It turns out that I’m that sort of American who holds a fascination with the old Pagan religions of Europe where the majority of my ancestors came from, and particularly for the Celtic traditions of Britain and Ireland. This has resulted in an affinity for Celtic music (especially from Scotland and Ireland) and a wonderful trip through England, Wales and Scotland that included stops at places like Stonehenge and Avebury. Over time I’ve come to realize that this goes beyond fascination to some sort of deeper connection that the rational, scientific part of my brain cannot explain. I feel an honest emotional connection the ancient land and lore of Britain.
I’m not the sort of guy to go out of my way to explore such a connection, but I do naturally gravitate toward SFF fiction that utilizes Celtic traditions as inspiration. While I’ve found that Arthurian fiction typically does nothing for me, some books such as Mythago Wood by Robert Holdstock (review) bring this connection to life. The Age of Misrule book 1, World’s End, by Mark Chadbourn (US, UK, Canada, IndieBound) almost perfectly resonates – actually it may be the book that has had the strongest impact to my Celtic longings of any that I’ve read to date.
Jack, ‘Church’ Churchill aimlessly tolerates life as he mourns the years earlier loss of a special relationship. On an early morning walk through the streets of London he witnesses something that his mind simply can’t handle, leading him and another witness on a quest to figure out exactly what happened while opening them up to the truth that reality as they know it is ending. The old Celtic legends seem to be coming alive – the magic and wonder as well as horrifying beasts from the Otherworld. Church finds himself the leader of a motley band of survivors tied the ancient magic of the land who inherit a quest to find lost talismans of great power in an attempt to save the world as they know it.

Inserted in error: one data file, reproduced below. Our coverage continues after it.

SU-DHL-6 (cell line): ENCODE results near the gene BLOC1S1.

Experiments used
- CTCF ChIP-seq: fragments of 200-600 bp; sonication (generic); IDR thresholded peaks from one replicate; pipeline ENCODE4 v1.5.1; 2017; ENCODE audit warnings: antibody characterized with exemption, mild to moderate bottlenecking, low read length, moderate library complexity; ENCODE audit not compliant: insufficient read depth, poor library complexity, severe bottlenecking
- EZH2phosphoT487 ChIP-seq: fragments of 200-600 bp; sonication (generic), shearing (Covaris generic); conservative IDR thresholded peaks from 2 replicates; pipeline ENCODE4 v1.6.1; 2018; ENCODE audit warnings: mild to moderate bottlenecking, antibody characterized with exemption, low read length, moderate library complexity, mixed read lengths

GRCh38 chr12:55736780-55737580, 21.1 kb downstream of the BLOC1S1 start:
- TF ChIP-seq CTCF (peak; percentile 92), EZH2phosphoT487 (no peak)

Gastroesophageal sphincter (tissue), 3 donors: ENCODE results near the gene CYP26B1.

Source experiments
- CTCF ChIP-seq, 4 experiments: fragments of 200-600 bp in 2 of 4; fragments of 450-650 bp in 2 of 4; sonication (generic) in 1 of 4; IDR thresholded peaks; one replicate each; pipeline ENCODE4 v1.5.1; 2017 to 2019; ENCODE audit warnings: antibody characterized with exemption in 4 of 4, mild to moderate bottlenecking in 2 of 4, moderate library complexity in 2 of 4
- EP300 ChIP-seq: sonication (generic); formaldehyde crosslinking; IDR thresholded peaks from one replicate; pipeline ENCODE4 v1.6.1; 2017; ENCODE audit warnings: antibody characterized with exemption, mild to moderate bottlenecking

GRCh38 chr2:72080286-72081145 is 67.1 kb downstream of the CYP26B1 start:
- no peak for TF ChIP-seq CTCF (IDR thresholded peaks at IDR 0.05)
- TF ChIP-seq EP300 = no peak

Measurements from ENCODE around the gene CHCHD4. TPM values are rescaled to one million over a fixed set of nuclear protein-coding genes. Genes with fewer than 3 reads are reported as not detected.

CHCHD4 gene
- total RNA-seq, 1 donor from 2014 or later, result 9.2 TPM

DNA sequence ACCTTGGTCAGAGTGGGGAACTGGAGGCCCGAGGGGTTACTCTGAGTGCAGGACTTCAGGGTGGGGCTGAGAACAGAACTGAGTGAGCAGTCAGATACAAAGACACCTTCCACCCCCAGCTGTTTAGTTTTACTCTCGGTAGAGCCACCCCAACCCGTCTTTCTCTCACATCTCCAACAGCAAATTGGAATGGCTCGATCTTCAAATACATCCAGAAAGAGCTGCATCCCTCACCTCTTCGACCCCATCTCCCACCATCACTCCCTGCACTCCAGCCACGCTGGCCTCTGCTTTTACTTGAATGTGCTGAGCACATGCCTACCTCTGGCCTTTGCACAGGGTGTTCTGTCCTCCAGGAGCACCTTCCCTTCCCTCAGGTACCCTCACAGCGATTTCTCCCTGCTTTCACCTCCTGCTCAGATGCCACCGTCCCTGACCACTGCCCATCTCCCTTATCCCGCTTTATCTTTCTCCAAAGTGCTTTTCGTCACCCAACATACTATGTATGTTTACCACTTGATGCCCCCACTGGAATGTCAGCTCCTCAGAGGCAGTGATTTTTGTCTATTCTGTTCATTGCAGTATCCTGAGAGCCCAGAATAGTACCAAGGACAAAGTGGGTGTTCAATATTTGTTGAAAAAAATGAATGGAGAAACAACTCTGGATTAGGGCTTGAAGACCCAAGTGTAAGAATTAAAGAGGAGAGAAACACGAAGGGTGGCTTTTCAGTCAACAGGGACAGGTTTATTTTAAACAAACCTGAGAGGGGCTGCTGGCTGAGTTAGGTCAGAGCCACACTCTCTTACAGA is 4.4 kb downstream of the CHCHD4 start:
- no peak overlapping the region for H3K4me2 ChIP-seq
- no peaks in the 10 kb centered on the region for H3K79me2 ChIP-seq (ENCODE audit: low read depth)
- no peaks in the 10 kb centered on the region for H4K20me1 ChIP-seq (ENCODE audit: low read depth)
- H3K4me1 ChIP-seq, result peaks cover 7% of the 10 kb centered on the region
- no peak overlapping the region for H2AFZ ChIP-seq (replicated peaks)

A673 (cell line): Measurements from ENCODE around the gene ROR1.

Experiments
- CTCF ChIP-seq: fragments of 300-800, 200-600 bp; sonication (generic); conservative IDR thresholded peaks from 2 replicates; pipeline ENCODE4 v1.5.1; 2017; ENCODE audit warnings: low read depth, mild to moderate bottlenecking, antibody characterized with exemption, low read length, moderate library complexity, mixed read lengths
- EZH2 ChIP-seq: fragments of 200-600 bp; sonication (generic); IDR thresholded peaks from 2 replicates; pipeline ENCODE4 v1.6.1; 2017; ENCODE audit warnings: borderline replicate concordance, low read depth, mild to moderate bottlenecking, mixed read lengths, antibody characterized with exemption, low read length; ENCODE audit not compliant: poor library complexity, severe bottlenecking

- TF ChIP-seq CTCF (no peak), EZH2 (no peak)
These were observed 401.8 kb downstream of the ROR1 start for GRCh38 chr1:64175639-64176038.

The US is generally rootless. The ground we walk on simply doesn’t have the long-time habitation of places like Europe. If I dig down in my yard, I’ll only find dirt and rock – maybe some sign of Native Americans, but those generally have limited longevity and it isn’t something of ‘my’ people (though I do have a splash Native American ancestry). In places like Britain, the works of ancestors are under every foot and all around to see in every day life. A 13th century abbey next to a modern building, old Roman walls visible in central London, the castle on the hill, standing stones, or even the simple rock wall that has divided a field for countless generations. These things are a novelty to me, yet presumably are largely taken for granted by those who see them every day. In World’s End, Chadbourn uses this largely dormant connection to prehistory and lore and literally brings it to life. Rather than and idealized land of plenty, the world that Chadbourn brings back is one of nightmares acting as a mirror turned on our modern sensibilities while questioning the human condition.
Chadbourn takes the reader on a wild ride through lands where modern Britain connects with the ancient past. While it’s both a tour and nightmare come to life, the quest engaged becomes equally internal. The five modern saviors under Church’s reluctant leadership with a mysterious hippie guide are a far cry from an expected group of champions. Each person is haunted by their past and fundamentally flawed. The quest becomes internalized for each as they face their past and wrestle with the present. This powerful struggle for each adds an extra dimension to Chadbourn’s story, however, this aspect in inconsistently addressed with the six people at the center of the book. Some are well presented while others lack adequate screen time and development.
Originally published in 1999 in the UK, World’s End by Mark Chadbourn begins the Age of Misrule trilogy and a series of books that follow. Simply put: it completely blew me away. I was sucked into the fascinating tale of Celtic magic in conflict the modern world, where evil seeks the end of the world, where ‘good’ may be little better, and those charged with saving us all have their own problems to deal with. Highly recommended. 8.5/10
Related Post: Interview with Mark Chadbourn